The Ashgabad Gazette Issue 16

Above, Duran dances at the wedding celebration. In the background are the trailers holding the DJ and bride and groom.

--Monday, 19 October 98-- $1 = 8,000 manat
Ed and I had lunch at a cafe near the Foreign Ministry but it was no good at all. I ordered a cheese pizza and it came with chopped, boiled egg, with only slightly melted cheese on a bed of parsley and five daubs of ketchup, all on some sort of orange soft doughy bread. Yuck!!

I selected some of the better pix from the Turkmen wedding and had Roustam print them out. I put them in a plastic sleeve and sought out Duran when I got back to my apartment. I found him about 30 feet from where I first met him. I shook hands and gave him the pictures. He looked at them and liked them but asked me if there was a picture of him with his brothers. Ah, humanity! Ever the me, me, me. Especially when it comes to photos. And very especially when it comes to Turkmen: They love to have their picture taken.

He took me to his house which was in the center of the block. I saw the sandals lined up on the steps and took off my sneakers before I entered. The doorway led to the kitchen where a woman was rolling dough on a round board placed on the rugs that covered the floor. I shook hands with his mother but no one offered to introduce the sisters.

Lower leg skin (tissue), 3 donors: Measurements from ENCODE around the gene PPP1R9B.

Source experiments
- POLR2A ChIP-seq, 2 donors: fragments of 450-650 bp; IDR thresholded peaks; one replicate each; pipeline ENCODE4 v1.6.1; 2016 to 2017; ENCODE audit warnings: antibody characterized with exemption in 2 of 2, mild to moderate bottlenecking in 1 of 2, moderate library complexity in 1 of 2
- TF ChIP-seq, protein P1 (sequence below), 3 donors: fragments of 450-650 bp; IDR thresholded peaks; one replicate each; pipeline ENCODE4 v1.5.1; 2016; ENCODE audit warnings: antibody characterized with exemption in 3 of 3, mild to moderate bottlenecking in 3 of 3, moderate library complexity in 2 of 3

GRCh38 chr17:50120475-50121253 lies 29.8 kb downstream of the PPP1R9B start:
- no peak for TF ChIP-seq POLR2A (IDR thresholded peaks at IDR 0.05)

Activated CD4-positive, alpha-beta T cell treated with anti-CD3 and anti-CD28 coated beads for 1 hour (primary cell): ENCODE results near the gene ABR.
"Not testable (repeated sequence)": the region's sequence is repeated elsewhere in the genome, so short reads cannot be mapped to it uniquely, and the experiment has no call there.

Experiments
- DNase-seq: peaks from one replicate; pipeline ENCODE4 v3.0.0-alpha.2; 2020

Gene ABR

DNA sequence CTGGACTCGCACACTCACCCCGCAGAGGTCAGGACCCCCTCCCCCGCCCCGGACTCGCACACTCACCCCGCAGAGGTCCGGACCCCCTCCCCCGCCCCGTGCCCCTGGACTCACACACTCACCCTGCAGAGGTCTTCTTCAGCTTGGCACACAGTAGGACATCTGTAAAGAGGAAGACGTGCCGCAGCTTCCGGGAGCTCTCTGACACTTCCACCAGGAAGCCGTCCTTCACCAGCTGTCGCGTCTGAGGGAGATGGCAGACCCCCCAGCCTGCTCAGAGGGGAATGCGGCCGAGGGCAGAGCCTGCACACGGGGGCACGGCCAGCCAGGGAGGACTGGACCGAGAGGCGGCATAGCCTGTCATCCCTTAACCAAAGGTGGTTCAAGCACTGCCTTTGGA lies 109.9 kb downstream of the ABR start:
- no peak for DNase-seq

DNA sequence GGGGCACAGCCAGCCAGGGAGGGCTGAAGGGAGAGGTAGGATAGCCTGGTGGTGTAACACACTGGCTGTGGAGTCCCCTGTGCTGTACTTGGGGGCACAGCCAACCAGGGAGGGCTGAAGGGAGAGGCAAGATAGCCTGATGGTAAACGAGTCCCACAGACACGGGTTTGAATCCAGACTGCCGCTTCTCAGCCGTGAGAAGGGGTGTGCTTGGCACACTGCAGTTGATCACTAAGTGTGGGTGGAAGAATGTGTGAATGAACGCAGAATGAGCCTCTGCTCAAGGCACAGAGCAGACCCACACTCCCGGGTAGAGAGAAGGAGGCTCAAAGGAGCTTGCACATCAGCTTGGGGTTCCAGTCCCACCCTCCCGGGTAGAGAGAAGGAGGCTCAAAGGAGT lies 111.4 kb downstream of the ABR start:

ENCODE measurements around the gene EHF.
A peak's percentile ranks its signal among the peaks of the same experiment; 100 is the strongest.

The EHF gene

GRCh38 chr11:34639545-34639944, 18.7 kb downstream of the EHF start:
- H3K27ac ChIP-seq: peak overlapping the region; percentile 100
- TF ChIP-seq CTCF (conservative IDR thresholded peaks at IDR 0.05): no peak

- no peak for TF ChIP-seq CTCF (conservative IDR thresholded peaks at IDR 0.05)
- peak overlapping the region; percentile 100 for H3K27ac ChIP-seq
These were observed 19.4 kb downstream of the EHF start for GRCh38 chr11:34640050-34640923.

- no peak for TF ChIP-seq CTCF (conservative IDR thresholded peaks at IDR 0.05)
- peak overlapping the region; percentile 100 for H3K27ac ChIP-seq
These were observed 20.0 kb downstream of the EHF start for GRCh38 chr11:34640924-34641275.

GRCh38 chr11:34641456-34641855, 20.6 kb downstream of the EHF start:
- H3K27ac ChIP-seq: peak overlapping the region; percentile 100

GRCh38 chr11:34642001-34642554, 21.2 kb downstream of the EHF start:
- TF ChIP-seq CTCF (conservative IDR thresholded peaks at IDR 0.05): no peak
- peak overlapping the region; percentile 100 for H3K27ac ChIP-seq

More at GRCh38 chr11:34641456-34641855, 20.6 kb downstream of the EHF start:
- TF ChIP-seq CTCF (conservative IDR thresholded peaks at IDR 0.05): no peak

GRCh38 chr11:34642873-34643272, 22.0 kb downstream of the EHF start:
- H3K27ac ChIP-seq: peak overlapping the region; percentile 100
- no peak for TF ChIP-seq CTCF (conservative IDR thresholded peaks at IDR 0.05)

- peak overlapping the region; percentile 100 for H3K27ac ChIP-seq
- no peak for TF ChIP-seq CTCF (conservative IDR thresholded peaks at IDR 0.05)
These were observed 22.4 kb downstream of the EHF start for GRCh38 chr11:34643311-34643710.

I was conducted into the large living room which was covered wall to wall with Turkmen carpets. Sometimes they were laid edge to edge, sometimes one rode over the other but always carpets of the traditional rich red color with similar designs. On one wall was set of cabinet wall units, drawers and recesses that held crystal goblets and the like. No small number of them. On the other wall was a line of stuffed chairs.

In the big, open space in between was a man lying on a pad and two stuffed pillows. He was watching television and was supporting his right hand which was discolored and bloated from below the wrist to the fingers. It had a nasty look and glinted of some greasy ointment in the light. Duran introduced his as "fater" and we shook with our left hands. Duran's father went back to watching television while Duran explained in mime that gasoline on this father's hand had somehow become ignited. I was rather glad for my inability to appreciate the details of the story, few as they were.

Duran offered me some "Russian Water" but I declined with enough touching of my forehead and stomach to indicate why. We sat in the chairs and Duran examined the pictures again. We tried to communicate but it was difficult. Also in the room was Manut, a six year old brother who could count to eleven, and an older brother whose name I can't recall. Manut was very proud of his linguistic achievements and tried to help out. He wasn't nearly as obnoxious as an American child would have been. Indeed, he wasn't obnoxious at all. We can learn from these people.

Duran asked for photos of his mother, sister and himself. I said that I would bring them tomorrow. The word tomorrow was a problem. Manut first suggest zafstra after I circled the hands of my watch twice. We worked it out that I meant zafstra. I hope I did.

Duran offered me tea or coffee so I chose tea (chai). One of the women came in and set the table. She put the table cloth on the floor and then a 50's style oil cloth in the center of that. I was invited over to take a seat at the table. My joints started aching at the prospect but I went with a smile. I figured that I was in it now. First the chai, then the food and the vodka. In such a polite culture there would be no way to avoid all this without giving considerable offense.